Retainable’s Employee RetentionROI
What is your firm’s most important asset? Your answer should be your employees. People who are content and motivated at work are prone to be more productive and loyal – driving your business forward every day. On the other hand, disengaged staff members can and do have a negative impact on your success, which includes lowering team morale and inspir- ing turnover. All too often though the specifics of what makes people happy and oriented to work go unrecognized, with personnel departures simply attributed as a turnover figure. But, what does the turnover number really mean for your team and your business?
The unparalleled growth of technology and the information age has made people – and the quality of their skills and talents – the primary competi- tive differentiator for businesses today. This fact isn’t only true for technol- ogy companies like Google, Intel and Apple. SaaS and cloud services are now pacing business growth in every enterprise category and segment, proving daily that a company’s future success is entirely based on its continual ability to innovate. However, while most firms realize that their long term competitive advantage is based on their people, most don’t think strategically about how to identify turnover risk and increase employee retention.
What is the Real Cost of Employee Turnover?
Staff turnover – at all levels of your workforce – is an expected part of doing business. A Forbes article by Bernadette Kenny claimed that a company with an annual personnel turnover rate under 15% is considered normal and healthy – that’s 1.5 people out of 10. Should your rate climb beyond this 15% marker look for the following real costs of staff turnover to impact your business:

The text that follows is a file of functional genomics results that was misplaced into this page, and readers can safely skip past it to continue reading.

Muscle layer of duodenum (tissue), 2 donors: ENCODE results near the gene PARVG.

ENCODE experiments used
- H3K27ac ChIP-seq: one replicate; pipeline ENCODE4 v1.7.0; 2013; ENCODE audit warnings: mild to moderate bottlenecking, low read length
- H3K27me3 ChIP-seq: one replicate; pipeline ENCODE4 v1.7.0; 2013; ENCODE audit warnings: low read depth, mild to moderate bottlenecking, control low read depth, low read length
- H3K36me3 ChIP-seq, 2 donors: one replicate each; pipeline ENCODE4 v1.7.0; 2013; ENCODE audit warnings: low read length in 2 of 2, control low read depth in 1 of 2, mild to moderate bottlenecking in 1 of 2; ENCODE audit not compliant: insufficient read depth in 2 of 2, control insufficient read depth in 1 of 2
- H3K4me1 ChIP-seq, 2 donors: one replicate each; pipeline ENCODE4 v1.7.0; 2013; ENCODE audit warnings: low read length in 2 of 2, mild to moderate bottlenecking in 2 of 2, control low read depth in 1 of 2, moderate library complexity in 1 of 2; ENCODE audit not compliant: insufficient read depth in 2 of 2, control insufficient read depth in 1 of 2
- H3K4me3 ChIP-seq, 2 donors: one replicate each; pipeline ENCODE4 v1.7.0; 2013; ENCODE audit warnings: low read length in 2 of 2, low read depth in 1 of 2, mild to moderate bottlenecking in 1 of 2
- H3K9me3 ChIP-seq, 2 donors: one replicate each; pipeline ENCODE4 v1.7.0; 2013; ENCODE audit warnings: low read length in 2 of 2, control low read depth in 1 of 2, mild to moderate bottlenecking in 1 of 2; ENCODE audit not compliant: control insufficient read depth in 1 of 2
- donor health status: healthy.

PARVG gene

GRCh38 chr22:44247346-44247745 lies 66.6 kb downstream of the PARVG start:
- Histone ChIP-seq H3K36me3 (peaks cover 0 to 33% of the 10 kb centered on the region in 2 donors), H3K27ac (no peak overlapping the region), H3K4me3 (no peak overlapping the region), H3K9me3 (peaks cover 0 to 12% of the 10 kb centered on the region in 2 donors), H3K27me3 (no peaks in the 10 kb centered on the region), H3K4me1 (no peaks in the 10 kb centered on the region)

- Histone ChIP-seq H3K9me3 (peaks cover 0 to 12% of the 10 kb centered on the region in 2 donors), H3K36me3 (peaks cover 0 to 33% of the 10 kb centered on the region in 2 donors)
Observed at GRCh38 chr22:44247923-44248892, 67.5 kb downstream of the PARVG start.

• Down time while position is open
• Loss of customer service knowledge
• Cost of hiring – advertising and screening • Cost of onboarding and training
• Cost of learning and development
According to organizational psychologist Karlyn Borysenko of Zen Work- place, "When you consider all of the costs associated with employee turnover – including interviewing, hiring, training, reduced productivity, lost opportunity costs, etc. – here's what it really costs an organization:
• "For entry-level employees, it costs between 30%-50% of their annual salary to replace them.
• "For mid-level employees, it costs upwards of 150% of their annual salary to replace them.
• "For high-level or highly specialized employees, you're looking at 400% of their annual salary."
The Retainable Solution
The Retainable engineering team has created a new algorithm integrated with thousands of employee data points to calculate the flight risk of individual employees. The real-time Retainable Talent Monitoring System is a scalable and customizable service that enhances a company’s sustain- able people management strategy by applying data science and machine learning to internal company data and external market data. In direct application, Retainable has been proven to be highly accurate in identifying and tracking individual employees to know which are at risk in advance.
Retainable features a clean, user friendly interface and smooth data integration, Retainable is a smart solution that better enables human resource management to retain anyone from their key talent to top performers and from administrators to customer contact staff and even contract personnel within a company, nonprofit or startup team organization.
Our Millennial Case Study